Are you in contact with John?
I’m not in contact with John and I regret it. Maybe a breath out might be good.
Raf Simons left Dior because it was crazy. Was it?
I don’t know what was going on there. I was surprised it was a short staying but it’s quite high pressure doing Dior if you are not used to it. It’s a lot of work doing a day job for a big house like Dior doing all those collections and another label, which I did for a long time but I did it with John and Steven Robinson. When we started Steven did a lot of organisation to make it work.
Do you think there is too much pressure in fashion?
That is fashion ! We are not saving the world, it’s not a war zone. There is too much pressure.
But it’s like suddenly people realized there is pressure ?
It depends what you are doing. I was doing 14 collections a year. That does not include the things that I wasn’t really involved in like accessories. That is a lot of work. I thrive on it. People can thrive on pressure. Life is a little bit to easy I think, until you achieve that much. It’s a classic I know. Kinda rich kids ! You have to fight your way out.
So you think it doesn’t have to change then. There is not too much collection.
I wouldn’t say that: there is not too much collections full stop in the world! There is so much of it. Fashion becomes so popular. Fashion is lifestyle. A while ago, everyone was a popstar, now everyone is a fashion designer. That is a problem with young designers: because there is too much competition, it is difficult for them to succeed. I think the clientele are not loyal anymore, as they used to be. They don’t care where they buy their clothes, they just want what they want and that is difficult for young designers, to establish your place. The competition there is, the more fatale it becomes.
Have you thought about doing shows in menswear again?
I’d love too. It stopped because we had to negotiate with our partner in Italy and do a contemporary line. And they definitely wanted to do womens and mens, and certainly not going to stop the womens because it is so iconic for the brand.
Contemporary is the big thing now?
Yes. Contemporary is price points. It is part of the fashion thing to become a big business. It is a bigger business than when I started. Bu it means diversification in terms of prices and products.
Lanvin, Dior, Balenciaga. Everyone is leaving their house. Do you think luxury is changing at the moment? Is this a fashion revolution?
There is changes at the moment. But it’s just a coincidence that everyone changes at the same time. I might sound cynical but to me, luxury is not changing. It’s just this year thing. Fashion feeds on something new. I’m old enough to have seen things come and go and come back again.

John Galliano

Bill Gaytten

Tell us about your last SS16 collection ?
It was based around being British. I did a lot of research, garment and picture research. So i was starting to look at youth tribes of England: rockers, punk, all different English, sort of eccentric. We have the horse guard helmet, once again which is very British, bit touristy, but why not. Eccentric mix. There is also a lot of men’s clothes like girls wearing men’s clothes. But not androgynous. I don’t like androgynous.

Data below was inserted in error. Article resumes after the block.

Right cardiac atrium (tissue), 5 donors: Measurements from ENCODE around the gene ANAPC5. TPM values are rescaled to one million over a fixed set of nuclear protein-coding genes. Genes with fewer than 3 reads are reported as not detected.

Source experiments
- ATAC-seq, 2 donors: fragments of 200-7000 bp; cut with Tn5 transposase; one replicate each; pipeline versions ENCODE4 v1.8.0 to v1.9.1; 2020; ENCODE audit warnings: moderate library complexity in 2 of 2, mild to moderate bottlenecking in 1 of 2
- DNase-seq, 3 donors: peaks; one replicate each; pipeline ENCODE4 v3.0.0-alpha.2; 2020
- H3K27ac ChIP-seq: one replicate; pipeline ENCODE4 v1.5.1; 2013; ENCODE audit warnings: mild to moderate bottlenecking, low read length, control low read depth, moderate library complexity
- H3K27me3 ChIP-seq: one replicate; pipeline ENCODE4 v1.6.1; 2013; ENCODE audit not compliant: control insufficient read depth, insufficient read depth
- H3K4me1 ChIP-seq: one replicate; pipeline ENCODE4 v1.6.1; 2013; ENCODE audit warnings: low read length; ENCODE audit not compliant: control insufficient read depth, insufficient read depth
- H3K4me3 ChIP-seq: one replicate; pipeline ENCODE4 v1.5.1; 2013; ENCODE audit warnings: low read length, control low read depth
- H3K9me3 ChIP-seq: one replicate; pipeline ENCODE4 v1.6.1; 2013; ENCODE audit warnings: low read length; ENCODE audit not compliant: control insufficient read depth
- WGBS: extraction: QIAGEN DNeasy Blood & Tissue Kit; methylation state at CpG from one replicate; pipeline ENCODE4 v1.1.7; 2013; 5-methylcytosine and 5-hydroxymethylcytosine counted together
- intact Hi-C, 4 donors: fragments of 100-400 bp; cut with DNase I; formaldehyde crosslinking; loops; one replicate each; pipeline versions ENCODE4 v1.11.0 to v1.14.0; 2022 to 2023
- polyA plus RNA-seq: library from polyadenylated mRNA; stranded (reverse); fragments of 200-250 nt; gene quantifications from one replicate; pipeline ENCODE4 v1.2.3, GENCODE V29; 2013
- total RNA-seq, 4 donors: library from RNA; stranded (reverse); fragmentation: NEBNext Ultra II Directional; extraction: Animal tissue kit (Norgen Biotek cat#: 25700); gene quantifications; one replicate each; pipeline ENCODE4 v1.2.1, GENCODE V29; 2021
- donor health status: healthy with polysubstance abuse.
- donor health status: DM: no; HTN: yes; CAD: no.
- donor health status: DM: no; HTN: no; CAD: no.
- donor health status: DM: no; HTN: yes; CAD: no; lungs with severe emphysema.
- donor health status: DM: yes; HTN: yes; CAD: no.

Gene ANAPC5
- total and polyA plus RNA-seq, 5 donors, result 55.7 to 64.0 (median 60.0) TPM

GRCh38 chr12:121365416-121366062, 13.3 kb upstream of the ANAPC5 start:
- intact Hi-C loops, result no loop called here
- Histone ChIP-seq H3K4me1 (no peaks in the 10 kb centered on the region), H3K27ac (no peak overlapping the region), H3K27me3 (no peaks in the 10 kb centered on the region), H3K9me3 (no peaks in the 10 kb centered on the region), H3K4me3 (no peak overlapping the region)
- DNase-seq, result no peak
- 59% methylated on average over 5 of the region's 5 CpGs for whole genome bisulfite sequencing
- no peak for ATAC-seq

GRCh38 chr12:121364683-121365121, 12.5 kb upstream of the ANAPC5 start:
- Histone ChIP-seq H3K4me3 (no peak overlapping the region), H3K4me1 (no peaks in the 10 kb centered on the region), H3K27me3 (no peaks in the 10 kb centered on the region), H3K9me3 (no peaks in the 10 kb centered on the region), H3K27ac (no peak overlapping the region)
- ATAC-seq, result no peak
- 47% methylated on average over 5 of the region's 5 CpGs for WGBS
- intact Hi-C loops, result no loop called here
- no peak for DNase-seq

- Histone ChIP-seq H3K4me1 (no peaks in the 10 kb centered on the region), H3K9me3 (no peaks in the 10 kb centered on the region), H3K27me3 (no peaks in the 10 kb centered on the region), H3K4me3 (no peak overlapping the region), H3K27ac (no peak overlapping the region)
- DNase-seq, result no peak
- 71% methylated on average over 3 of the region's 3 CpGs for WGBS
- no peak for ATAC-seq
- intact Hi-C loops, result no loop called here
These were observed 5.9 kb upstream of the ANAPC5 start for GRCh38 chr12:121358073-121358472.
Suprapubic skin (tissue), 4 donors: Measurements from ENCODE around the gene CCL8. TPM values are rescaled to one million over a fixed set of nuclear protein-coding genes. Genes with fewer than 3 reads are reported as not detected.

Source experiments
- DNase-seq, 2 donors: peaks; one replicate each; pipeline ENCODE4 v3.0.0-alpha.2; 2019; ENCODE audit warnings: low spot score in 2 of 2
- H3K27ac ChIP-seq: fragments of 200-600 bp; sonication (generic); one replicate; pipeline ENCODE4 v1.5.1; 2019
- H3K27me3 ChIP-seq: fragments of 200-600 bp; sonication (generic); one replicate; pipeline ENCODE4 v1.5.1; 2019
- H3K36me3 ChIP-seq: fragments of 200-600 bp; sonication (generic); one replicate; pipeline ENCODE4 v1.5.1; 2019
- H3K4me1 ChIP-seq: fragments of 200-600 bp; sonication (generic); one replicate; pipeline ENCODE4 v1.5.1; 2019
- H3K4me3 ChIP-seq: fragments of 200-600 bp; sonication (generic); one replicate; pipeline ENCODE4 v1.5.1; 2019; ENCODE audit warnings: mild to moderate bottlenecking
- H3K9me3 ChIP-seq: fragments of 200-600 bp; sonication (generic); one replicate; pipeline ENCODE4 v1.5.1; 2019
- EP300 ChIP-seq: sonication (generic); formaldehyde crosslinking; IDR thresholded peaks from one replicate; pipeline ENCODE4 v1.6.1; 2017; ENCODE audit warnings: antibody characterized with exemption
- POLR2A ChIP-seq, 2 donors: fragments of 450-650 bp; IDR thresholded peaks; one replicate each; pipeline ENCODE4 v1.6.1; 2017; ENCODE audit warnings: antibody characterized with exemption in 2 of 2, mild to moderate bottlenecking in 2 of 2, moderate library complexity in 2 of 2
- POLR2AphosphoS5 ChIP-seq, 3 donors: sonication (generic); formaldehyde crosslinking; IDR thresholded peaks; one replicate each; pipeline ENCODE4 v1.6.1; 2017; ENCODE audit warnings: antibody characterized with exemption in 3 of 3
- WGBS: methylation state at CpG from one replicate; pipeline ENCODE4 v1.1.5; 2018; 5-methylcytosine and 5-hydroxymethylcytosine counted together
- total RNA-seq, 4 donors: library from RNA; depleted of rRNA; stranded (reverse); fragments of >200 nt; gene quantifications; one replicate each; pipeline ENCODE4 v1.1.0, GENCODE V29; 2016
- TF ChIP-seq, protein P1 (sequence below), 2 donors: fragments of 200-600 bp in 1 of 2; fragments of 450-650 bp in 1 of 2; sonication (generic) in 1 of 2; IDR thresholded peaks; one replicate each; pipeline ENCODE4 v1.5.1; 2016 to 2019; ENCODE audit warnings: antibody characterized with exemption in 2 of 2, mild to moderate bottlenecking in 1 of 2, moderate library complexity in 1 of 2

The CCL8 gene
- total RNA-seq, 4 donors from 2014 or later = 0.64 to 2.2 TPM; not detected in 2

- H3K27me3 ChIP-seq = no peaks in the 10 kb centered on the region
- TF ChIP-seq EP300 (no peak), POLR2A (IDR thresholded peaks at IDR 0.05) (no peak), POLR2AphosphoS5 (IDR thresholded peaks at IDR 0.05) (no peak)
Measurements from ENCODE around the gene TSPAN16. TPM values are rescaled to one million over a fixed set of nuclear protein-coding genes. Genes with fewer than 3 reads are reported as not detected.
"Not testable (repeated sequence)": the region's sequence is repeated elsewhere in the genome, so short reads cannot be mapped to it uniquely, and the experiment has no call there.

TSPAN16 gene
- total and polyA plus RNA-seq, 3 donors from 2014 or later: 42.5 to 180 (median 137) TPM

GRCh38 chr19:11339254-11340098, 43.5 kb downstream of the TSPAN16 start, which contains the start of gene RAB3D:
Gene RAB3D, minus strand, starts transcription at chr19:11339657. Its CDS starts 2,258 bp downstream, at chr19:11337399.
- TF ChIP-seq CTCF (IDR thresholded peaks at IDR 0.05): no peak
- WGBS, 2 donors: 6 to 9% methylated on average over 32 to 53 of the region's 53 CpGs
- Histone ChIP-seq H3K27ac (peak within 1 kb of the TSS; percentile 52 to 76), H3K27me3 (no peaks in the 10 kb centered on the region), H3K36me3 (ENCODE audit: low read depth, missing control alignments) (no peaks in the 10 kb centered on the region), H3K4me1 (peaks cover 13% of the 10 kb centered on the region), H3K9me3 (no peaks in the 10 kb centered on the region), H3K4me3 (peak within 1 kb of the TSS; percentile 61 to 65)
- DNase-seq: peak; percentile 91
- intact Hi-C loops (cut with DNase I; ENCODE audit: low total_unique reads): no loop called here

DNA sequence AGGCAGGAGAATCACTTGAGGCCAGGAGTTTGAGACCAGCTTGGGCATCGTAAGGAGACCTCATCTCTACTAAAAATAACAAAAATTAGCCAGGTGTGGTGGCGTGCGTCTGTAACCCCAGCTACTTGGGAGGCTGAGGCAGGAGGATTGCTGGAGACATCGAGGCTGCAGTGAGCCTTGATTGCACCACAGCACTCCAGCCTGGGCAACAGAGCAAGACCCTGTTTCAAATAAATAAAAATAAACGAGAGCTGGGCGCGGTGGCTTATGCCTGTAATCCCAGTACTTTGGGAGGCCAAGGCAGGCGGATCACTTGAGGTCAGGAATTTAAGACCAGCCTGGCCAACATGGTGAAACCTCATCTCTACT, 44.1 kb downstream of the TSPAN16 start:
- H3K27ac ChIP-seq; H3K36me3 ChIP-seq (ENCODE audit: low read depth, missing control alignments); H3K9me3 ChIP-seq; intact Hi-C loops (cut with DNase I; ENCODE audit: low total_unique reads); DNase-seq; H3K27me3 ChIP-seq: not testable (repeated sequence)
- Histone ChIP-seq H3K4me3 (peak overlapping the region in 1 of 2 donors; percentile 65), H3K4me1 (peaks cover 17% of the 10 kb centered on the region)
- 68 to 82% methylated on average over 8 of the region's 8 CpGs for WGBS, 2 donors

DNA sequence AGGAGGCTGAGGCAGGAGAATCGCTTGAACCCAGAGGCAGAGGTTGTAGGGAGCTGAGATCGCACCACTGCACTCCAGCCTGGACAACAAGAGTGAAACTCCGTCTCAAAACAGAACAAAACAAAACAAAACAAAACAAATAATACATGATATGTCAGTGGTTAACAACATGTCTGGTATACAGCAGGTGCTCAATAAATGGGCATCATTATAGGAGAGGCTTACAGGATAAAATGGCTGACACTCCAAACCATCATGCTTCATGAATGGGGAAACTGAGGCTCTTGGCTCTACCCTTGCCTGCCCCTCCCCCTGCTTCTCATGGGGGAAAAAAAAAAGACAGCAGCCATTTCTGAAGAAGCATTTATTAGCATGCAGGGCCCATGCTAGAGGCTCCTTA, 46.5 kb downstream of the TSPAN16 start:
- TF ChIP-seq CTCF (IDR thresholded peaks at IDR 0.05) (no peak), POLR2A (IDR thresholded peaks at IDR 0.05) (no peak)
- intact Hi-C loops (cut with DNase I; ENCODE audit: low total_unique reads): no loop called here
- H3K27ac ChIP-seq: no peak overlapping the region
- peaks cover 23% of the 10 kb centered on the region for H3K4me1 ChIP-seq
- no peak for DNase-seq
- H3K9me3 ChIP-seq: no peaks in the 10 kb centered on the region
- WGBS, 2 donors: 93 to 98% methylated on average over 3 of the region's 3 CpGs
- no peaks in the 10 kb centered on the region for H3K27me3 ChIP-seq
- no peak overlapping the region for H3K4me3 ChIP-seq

Why that ? It’s gender-blurring time…!
I don’t mind girls wearing boys or boys wearing girls. But androgynous is kind of boring.
You graduated in architecture. How did you end up in fashion?
I have a degree in architecture. But I wasn’t very good. I want very interested so I didn’t work very hard. Then I went back to continue but in that year, I just realized it was not going to happen. In the meantime I was hanging out with some girls that was at Central Saint Martins and I thought “oh fashion is a lot more fun” and we were going to more parties and nightclubs. I’m being silly, I was just more interested in clothes. I would sound very interested in architecture now but that’s because I’ve grown up but I was too young and pop music was lot more fun.
Have you ever thought about launching your own brand ?
I thought of it very briefly. I did a collection and I tried tried to sell it but I realized I was hopeless. I didn’t have a clue. I don’t have the dri. You have to be so determined to do your own thing. It’s so difficult and it becomes even more difficult.
There is more and more prizes today and sponsorship than before…
But there is also more competition. When I started, there wasn’t that much but I hooked up with John (Galliano) very early and that was great. I always had the opportunity to do the creative work I wanted. I didn’t really want to get bumped trying to get financing and the administration and all of that. I just don’t do any of that. I’m just a creative.
What is more stimulating?
I like the whole process, being in the studio, the research, colors, fabrics, embroideries, etc. I love fittings, that’s what I’m good at if I says that myself. All the creative in the studio. I’m not so much the show busy dinners parties and all of that.
Are you not competitive ?
No I’m not competitive at all. I crumbled when people get competitive with me. I work with one or two people that became competitive with me and I can just not handle it. I don’t nurture that kind of environment. I don’t treat people like that. Team works better.
How did you feel then when you became creative director in the full media spotlight ?